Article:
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Waterproof Nanotech Sand Could Change Deserts into Farms

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posted on Sep, 17 2009 @ 12:58 PM
The article:

Nanotechnology may conjure up images of tiny robots, or machines in our blood stream, but what about really cool dirt? DIME, a company based in the United Arab Emirates, has licensed a nanotech process to create hydrophobic sand. The extremely thin coating on each grain causes it to repel water. While similar technologies have existed for several years (see the video for ‘Magic Sand‘ below), DIME sells a plastic wrapped hydrophobic sand that can be used to create an artificial water table. This high tech sand bag, called a HST-roll, could change the nature of farming in the Middle East. With a production of more than 3 thousand tonnes a day, DIME is on the path to help the desert bloom.

Water scarcity is an enormous problem around the world. While potable water gets all the press, irrigation is where much of the consumption happens (up to 85% in the Middle East). Regions with sandy soil leach water away as it is being used, and salt rises to the top. That’s a lethal combination for crops. DIME’s HST-rolls work by forming a giant water-proof layer under the topsoil. You lay them out like a pool liner. When crops are grown in the soil above, less water is needed because it isn’t sucked deep underground. It also prevents salt from flowing into the topsoil. Water use could be cut by as much as 35% (granted these numbers are from DIME itself).

DIME’s hydrophobic sand production is licensed from a German firm and they aren’t very forthcoming on the exact process, obliquely referring to the additive used as SP-HFS 1609. Some sort of nanometer thick coating is applied to each and every grain of sand. Similar products, like the one shown in the video above, use a silica layer. No matter the exact mechanism involved, the results are the same: the coated sand will repel water or move through it to minimize water contact. Hence the snake-like shapes that form as the sand is poured into a glass.

Part of the appeal of hydrophobic substances is that they are so versatile. Original designs called for them to be used as solutions to oil spills. Grains of the sand would float on the water until bonding to oil. At that point the sand would clump together and become dense enough to sink, eliminating most of the hazard of the floating crude. Hydrophobic sand can also be used under concrete foundations to stop water-caused settling or seepage. HST-rolls could help solve erosion concerns along beaches.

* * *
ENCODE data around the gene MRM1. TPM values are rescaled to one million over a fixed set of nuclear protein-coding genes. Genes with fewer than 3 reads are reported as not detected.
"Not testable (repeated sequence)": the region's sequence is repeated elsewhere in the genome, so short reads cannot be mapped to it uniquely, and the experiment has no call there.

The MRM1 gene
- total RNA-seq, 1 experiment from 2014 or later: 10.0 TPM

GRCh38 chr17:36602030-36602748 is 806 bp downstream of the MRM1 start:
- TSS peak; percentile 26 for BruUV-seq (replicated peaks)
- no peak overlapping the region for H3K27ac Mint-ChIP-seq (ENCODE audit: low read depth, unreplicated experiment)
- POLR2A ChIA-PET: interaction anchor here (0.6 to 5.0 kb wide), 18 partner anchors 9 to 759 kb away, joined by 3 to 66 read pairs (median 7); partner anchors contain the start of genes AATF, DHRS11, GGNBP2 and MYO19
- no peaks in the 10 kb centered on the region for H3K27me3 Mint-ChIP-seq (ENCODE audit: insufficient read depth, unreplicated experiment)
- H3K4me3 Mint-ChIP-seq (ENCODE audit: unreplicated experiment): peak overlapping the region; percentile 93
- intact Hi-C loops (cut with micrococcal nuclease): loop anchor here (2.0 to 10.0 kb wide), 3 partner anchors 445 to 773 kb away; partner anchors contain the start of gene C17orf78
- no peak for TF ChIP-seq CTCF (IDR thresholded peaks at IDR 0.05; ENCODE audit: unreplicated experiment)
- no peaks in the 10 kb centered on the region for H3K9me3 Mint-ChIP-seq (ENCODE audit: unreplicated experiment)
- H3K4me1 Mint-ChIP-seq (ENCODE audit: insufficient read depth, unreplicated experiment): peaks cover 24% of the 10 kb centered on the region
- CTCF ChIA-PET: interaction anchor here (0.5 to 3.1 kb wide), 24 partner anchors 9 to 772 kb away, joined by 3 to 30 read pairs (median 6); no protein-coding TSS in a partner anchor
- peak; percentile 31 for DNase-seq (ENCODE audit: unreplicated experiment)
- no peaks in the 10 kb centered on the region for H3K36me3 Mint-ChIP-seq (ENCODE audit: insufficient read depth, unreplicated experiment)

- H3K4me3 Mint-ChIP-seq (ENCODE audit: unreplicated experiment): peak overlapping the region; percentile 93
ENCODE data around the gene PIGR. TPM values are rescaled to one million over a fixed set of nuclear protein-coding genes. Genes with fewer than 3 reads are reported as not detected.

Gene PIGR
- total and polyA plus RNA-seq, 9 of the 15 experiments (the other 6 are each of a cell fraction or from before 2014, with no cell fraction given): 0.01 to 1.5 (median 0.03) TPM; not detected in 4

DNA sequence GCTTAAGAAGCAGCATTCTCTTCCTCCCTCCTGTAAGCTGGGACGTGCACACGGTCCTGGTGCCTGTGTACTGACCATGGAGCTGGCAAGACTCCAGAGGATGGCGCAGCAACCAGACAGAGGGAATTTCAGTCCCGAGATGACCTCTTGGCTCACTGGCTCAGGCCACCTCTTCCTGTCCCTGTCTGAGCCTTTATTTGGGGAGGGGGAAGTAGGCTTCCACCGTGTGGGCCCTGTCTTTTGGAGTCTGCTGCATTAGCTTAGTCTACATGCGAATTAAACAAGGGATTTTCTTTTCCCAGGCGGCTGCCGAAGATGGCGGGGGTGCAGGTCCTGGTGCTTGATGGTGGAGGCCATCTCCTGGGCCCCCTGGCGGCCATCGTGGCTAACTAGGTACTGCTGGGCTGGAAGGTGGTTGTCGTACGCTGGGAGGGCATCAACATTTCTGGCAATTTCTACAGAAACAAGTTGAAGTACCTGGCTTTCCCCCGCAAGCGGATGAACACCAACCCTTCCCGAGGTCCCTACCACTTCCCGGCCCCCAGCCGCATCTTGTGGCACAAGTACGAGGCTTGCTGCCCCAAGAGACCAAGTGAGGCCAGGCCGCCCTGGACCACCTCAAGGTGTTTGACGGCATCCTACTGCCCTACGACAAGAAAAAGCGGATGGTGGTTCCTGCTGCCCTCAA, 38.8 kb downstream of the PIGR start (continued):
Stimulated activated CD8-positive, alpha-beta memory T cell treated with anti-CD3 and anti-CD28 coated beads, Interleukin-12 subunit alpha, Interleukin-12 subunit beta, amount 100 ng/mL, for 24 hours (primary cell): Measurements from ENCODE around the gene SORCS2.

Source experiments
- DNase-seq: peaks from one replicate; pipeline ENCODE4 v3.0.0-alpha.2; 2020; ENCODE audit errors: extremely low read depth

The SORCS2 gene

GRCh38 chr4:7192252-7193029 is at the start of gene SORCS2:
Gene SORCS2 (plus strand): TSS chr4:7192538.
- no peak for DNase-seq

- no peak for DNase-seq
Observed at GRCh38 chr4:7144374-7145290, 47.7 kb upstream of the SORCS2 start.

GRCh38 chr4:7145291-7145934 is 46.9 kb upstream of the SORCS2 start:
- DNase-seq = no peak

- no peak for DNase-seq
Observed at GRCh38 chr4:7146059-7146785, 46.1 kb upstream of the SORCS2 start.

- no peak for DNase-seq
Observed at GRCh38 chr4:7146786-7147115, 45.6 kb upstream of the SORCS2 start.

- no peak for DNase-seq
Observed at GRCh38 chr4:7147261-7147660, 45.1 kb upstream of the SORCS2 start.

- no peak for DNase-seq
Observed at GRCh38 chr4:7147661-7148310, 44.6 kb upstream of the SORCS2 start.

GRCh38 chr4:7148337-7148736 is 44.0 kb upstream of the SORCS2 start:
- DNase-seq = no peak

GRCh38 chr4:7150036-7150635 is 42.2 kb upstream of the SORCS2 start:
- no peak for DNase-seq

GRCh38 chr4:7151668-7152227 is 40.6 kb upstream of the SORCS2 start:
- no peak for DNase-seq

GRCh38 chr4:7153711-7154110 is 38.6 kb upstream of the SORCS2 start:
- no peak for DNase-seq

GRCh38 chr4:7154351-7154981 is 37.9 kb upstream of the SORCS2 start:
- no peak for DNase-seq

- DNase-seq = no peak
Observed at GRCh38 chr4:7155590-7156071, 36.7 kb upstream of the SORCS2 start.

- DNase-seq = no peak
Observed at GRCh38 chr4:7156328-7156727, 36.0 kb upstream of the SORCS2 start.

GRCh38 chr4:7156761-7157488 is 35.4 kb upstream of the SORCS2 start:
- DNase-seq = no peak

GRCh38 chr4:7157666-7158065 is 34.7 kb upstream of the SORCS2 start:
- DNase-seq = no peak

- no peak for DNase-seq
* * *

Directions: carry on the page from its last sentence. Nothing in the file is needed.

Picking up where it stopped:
Further Explanation of existing tech:

Ordinary sand is free flowing and cannot form a structure that holds its shape. Because of its water-repellent properties, when Magic Sand is poured into water, it holds its shape and can even be molded into structures under water.

This basic version of it has apparently been in stores for children to play with.

Other that the usual unintended consequences warnings this seems to be a rather useful product that could make a great deal of difference to a great deal of people and on many fronts.

I for one found it interesting and thought I would share.

[edit on 17 Sep 2009 by schrodingers dog]

posted on Sep, 17 2009 @ 01:30 PM
reply to post by schrodingers dog

Thats a terrific find there S. Dog .

I would still be a bit nervous as to its potential impact on the environment and wildlife.

Some nightmarish 21st century version of asbestos. ...... ughhhh

I get the feeling that even ingesting a small amount could seriously upset the tum-tum .

[edit on 17-9-2009 by UmbraSumus]

posted on Sep, 17 2009 @ 04:11 PM
I too wonder if there is some hidden long term 'boogeyman' just waiting to pop up. I would be very interested to see what environmental impact studies were done, or long term breakdown of the 'coating'.

Another excellent find, sdog! Thanks for sharing!

posted on Sep, 17 2009 @ 04:45 PM
I could see useing it in sand bags for water protection during flooding conditions. The sand bags would not just soak water in to them and would actually repell the water from the sand bags giving more protection.

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